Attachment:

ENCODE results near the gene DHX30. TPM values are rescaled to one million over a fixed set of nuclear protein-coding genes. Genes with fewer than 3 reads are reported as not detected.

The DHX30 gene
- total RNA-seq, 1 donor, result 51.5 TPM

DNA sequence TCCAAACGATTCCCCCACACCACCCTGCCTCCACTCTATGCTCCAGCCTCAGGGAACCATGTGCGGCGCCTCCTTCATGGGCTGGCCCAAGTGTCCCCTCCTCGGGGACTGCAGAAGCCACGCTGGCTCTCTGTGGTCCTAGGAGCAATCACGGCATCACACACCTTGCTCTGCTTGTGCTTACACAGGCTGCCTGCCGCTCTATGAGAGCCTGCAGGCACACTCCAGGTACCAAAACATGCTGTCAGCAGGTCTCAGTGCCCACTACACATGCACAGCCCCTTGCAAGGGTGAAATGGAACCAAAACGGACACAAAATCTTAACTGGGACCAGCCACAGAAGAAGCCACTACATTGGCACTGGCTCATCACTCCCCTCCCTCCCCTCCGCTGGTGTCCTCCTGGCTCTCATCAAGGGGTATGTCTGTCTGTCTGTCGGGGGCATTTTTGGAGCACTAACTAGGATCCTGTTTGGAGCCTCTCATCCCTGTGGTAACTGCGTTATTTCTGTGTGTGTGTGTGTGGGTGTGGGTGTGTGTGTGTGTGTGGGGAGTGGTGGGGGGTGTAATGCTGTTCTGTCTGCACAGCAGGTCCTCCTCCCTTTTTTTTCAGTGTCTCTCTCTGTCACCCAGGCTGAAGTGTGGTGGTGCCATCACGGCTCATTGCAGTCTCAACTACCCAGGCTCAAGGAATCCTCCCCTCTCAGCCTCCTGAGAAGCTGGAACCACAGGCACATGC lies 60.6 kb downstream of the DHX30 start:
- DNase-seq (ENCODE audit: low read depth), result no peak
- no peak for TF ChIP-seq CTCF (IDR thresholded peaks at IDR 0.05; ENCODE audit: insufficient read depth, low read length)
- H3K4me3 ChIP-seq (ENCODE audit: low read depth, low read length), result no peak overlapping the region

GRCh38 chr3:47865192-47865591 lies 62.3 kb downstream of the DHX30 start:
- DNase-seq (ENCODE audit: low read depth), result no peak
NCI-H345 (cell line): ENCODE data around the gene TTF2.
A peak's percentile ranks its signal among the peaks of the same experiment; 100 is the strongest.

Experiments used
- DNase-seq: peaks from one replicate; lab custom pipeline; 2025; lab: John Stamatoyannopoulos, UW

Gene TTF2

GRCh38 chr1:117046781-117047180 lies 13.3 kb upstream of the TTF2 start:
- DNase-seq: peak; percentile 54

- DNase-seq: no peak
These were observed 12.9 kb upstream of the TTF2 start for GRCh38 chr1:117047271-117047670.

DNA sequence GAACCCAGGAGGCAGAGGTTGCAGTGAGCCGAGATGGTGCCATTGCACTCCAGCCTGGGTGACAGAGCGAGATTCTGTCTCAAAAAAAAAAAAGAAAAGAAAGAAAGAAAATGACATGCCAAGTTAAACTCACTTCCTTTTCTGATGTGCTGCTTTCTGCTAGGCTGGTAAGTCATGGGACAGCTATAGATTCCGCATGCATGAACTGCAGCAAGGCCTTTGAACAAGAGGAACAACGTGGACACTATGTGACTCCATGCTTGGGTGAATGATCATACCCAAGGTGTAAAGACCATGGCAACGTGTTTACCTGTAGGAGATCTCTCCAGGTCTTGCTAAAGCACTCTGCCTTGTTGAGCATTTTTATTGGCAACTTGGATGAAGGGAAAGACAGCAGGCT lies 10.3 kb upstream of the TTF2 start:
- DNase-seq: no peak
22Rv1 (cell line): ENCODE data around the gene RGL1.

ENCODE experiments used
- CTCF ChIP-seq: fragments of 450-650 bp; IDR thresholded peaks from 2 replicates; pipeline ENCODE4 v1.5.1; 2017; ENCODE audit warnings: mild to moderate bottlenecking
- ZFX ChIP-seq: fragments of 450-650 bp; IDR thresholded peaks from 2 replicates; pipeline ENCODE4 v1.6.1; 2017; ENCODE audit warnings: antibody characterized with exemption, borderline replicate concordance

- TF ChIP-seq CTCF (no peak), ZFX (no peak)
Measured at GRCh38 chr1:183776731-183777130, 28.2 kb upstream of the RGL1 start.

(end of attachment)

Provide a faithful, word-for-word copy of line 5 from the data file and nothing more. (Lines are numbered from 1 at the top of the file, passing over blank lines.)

- DNase-seq (ENCODE audit: low read depth), result no peak